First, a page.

• Listen to Brilliant Podcasts
An easy way to distract yourself from the upcoming apocalypse is to listen to podcasts that were recorded in the past and/or that have a slightly nihilistic yet hilarious view on life.
‘Dear Hank and John’ is my highest contender for this criteria, go and have a listen!

• Practise Your Survival Skills
You’ve seen the Walking Dead right? No?
What about 28 Days Later?
Bear Grylls?
Have you even played the Sims?

Well now you have a somewhat solid excuse to binge-watch/play every survival-esque thing you can think of, no matter how tenuous the link. Use your time wisely to make sure you know what to do when the Brexiters come for you!**

• Try Not to Think About the Future

• Go for a Stroll
Little is more relaxing than a leisurely stroll across a racially segregated neighbourhood where everyone fears going out after sundown. Why not fit in some mood-boosting cardio by strapping a ‘refugees welcome’ sticker to your face? You’re sure to be chased to ‘back where you come from’ in no time by kindly youths, David Cameron’s ‘Hug a Hoodie’ campaign certainly did a lot to bridge the generational gap.

• Get in Touch With Old Friends
Especially if they’re European nationals who are currently stuck in a limbo of belonging and according to the media are being hounded by racists. Make sure you’re extra friendly to them so you can bag a sofa to sleep on when you inevitably try to escape an island of Tories.

• Take up a New Hobby
One I’d recommend is collecting St. George’s flags to display proudly around your house for all to see, that way it makes it much easier for people to figure out which windows to throw bricks through.

• Spend Time With a Pet
They say an old dog can’t learn new tricks but that doesn’t mean you should give up on teaching Fluffy how to hunt rabbits for you. It might just be a somewhat weird trick to show off at parties now but who knows, in six months, little Fluffy’s hunting gifts could be replacing ASDA supermarkets near you!

• Don’t Let the Existential Dread Set In

• Write a Diary
It’s probably going to be an incoherent scribble of self-pitying nonsense but look on the bright side, after the apocalypse, your diary could be a budding historian’s a key clue figuring out where humanity went wrong! And just in case we don’t quite get that far, it can always double up as toilet paper should you find yourself in a pinch.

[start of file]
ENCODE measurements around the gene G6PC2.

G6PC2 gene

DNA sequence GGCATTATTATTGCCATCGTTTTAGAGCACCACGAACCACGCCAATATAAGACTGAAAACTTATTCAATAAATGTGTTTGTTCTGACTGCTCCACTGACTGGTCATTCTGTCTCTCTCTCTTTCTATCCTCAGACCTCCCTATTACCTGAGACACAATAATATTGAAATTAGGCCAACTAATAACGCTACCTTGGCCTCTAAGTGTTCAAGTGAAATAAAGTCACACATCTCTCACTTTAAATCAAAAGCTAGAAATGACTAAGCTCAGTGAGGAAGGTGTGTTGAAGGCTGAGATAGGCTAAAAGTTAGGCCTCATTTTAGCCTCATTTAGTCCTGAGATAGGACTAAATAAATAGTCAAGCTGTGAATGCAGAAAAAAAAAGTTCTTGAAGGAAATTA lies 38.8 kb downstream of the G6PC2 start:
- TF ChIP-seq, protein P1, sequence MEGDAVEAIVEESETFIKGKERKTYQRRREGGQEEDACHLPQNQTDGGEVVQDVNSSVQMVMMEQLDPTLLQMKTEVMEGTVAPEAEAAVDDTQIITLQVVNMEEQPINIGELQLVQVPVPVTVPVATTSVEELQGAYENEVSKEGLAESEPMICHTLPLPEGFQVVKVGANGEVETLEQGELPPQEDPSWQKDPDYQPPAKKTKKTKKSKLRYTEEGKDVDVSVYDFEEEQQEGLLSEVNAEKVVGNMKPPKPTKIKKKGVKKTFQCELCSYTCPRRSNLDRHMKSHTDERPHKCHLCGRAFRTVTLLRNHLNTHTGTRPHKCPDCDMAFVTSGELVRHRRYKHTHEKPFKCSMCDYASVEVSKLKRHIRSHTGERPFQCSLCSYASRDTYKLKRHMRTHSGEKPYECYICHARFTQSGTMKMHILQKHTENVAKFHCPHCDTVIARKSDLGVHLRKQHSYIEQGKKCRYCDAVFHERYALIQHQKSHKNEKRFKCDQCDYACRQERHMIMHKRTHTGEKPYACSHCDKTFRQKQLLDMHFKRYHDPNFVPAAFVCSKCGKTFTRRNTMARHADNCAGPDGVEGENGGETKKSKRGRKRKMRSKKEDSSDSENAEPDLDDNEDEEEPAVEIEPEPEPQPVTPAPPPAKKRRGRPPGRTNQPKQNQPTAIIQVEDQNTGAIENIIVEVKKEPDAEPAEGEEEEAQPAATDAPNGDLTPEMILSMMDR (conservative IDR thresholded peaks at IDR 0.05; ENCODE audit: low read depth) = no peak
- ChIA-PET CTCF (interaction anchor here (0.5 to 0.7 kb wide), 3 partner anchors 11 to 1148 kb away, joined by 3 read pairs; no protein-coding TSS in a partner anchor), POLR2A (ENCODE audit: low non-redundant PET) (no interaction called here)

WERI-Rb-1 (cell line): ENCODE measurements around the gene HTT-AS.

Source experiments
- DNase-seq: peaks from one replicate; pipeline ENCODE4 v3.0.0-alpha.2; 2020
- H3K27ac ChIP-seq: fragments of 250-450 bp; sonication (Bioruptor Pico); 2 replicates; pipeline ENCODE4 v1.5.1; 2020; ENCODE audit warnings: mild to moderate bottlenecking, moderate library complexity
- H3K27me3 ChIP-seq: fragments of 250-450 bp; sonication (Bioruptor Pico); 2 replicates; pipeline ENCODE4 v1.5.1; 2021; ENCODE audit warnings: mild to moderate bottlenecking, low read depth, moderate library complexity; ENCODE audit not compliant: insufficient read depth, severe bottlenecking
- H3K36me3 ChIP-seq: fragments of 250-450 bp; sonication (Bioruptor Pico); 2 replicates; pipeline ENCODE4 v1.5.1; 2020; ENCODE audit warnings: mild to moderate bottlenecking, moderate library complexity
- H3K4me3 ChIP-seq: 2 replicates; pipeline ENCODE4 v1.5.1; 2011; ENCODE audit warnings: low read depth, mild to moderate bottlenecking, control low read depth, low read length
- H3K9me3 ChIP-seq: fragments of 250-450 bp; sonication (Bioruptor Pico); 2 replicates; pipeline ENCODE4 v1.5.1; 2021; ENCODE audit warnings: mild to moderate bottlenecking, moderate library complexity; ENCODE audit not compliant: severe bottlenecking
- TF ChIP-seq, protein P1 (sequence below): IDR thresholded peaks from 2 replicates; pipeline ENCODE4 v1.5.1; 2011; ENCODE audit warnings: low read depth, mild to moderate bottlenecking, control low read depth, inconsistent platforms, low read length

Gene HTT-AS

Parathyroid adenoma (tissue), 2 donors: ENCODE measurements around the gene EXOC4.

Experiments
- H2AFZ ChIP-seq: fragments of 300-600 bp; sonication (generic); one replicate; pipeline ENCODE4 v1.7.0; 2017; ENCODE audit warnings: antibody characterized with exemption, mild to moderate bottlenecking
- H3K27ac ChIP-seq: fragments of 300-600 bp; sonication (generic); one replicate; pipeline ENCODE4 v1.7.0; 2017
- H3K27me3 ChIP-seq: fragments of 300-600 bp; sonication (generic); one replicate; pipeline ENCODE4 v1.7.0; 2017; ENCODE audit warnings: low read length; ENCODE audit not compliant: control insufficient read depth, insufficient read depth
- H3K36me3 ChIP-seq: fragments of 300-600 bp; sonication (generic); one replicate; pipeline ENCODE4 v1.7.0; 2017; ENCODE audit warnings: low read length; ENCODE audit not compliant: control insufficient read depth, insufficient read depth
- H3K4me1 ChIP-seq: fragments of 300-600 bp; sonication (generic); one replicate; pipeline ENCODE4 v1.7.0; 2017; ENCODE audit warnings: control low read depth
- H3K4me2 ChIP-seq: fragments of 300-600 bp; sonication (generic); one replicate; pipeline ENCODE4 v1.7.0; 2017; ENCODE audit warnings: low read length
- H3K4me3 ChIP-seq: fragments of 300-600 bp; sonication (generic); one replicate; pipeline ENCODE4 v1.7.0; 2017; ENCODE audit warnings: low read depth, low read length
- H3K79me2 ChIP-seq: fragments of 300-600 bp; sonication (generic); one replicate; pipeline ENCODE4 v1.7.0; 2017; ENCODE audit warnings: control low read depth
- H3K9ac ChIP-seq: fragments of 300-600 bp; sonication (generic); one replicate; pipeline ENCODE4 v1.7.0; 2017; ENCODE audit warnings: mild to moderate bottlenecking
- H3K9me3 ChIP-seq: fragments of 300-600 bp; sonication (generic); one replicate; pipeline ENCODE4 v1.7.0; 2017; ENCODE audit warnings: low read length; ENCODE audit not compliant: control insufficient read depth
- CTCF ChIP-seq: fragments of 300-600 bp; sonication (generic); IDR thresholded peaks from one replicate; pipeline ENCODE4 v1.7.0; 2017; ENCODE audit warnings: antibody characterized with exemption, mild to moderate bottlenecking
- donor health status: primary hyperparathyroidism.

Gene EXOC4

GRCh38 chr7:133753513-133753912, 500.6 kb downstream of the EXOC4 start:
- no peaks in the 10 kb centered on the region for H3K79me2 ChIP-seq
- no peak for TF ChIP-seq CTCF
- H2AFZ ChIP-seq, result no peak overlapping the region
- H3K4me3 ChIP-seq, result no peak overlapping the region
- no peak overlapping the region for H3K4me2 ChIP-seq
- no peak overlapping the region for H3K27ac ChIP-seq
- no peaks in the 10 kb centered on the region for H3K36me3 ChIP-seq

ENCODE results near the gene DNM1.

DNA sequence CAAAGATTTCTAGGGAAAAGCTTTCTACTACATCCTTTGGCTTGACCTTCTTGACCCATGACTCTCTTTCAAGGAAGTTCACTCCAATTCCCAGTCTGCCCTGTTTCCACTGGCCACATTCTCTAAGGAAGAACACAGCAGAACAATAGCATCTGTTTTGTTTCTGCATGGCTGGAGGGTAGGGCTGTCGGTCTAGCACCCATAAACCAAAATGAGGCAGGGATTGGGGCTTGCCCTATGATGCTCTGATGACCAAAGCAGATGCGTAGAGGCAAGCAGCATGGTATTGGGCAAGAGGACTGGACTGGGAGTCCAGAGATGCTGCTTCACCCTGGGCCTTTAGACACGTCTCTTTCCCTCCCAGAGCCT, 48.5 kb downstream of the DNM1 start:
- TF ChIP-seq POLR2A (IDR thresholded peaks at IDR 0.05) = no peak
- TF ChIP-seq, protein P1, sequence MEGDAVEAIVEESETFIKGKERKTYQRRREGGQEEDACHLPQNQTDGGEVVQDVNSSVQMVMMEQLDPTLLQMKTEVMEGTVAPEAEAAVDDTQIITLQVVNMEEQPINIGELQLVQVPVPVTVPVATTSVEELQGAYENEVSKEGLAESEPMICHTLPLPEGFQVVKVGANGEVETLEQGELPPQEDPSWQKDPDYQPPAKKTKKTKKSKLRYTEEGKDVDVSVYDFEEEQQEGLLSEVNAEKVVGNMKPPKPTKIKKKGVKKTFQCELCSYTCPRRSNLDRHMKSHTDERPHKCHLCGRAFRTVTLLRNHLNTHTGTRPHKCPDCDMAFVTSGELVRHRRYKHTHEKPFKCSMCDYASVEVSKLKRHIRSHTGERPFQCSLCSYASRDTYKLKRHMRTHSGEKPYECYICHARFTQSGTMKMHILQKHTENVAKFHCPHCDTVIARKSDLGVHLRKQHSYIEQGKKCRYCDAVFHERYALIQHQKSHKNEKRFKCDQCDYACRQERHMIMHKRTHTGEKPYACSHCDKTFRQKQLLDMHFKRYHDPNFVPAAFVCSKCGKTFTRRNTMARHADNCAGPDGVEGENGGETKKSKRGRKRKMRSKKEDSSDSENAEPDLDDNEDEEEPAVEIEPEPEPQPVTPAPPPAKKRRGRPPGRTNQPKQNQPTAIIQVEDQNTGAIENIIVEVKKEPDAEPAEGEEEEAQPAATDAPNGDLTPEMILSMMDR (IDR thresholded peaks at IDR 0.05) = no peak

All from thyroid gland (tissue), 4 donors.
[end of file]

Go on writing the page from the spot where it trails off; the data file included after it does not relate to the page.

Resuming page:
• Have a Clear Out
With discontentment floating in the summer breeze, now is a great time to have yourself a clear out. Get rid of most of your possessions now to make migration less of a chore, future-you will thank you!

• Have a Screen-Free Day
Take some time to recharge your spiritual batteries by switching off all of your screens for a day. It’s a great way to avoid all of your social responsibilities while at the same time, preparing for the inevitable wipeout of 21st century communication devices. Plus, it gives the Illuminati and the US government something to do because you’re a teeny tiny bit harder to track – job satisfaction for everyone.

• Have a Family Day Out
After all, there won’t be many opportunities to breathe in the sweet, polluted city air once you’re all hiding out in a nuclear bunker. Take Fluffy with you so you can both figuratively and literally learn how to kill two birds with one stone – happy hunting.
If you’ve still got a bad case of the Brexit blues then take some comfort that we’re now in the safe hands of our Prime Minister Theresa May who is armed with our expensive nukes and an endearing gang of Tories.